27 min
David M. Rubenstein, Philanthropist
32: David M. Rubenstein, Philanthropist

David Rubenstein is the chair of the Smithsonian Board of Regents and the Chairman of the Kennedy Center. He also is an amazing philanthropist, having given millions of millions of dollars to the Washington Monument, the National Zoo, the Library of Congress, the National Archives, the White House Historical Association, and various other causes. Hear directly from him why he is a champion of American history and what D.C. means to him.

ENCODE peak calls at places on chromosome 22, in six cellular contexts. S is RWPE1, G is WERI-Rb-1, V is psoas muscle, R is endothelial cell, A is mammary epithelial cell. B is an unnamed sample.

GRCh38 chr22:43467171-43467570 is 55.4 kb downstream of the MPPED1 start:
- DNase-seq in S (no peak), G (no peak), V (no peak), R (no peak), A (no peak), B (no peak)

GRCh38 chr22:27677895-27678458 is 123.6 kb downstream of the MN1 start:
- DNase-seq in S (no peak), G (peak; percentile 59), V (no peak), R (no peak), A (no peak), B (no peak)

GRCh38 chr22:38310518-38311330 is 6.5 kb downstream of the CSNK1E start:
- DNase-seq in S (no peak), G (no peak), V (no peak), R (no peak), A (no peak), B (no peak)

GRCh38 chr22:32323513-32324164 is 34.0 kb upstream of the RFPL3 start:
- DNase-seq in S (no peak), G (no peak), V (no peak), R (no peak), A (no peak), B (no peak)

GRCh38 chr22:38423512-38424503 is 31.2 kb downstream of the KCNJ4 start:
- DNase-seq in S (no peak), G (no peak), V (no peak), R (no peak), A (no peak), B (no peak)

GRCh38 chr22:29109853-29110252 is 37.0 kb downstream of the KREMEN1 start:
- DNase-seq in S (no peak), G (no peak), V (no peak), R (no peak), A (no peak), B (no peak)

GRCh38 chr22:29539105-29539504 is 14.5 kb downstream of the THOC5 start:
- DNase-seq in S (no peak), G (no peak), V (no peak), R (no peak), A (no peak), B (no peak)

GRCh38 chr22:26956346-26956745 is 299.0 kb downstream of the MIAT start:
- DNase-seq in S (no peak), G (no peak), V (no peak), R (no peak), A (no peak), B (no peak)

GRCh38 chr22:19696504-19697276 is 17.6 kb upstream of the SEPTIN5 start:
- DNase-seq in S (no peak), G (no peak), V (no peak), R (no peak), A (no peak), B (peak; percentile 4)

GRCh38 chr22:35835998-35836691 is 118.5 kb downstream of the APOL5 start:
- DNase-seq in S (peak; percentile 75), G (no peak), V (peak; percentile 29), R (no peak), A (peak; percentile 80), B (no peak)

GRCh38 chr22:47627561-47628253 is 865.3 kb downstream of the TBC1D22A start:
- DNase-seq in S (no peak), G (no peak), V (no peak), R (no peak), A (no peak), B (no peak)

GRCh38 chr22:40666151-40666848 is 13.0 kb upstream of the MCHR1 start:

26 min
Richard Kurin

Objects have an amazing ability to connect us to history in a powerful, emotional, visceral way.

ALMA MATER

University of Chicago

INSTITUTION

The Smithsonian

About Richard Kurin

Dr. Richard Kurin is the Smithsonian's Under Secretary for History, Art, and Culture. In this position, he oversees most of the Smithsonian's national museums, libraries, and archives, as well as several of its research and outreach programs. Dr. Kurin holds a B.A. in Anthropology and Philosophy from the University at Buffalo-The State University of New York. He earned both his M.A. and his Ph.D. in Anthropology from the University of Chicago.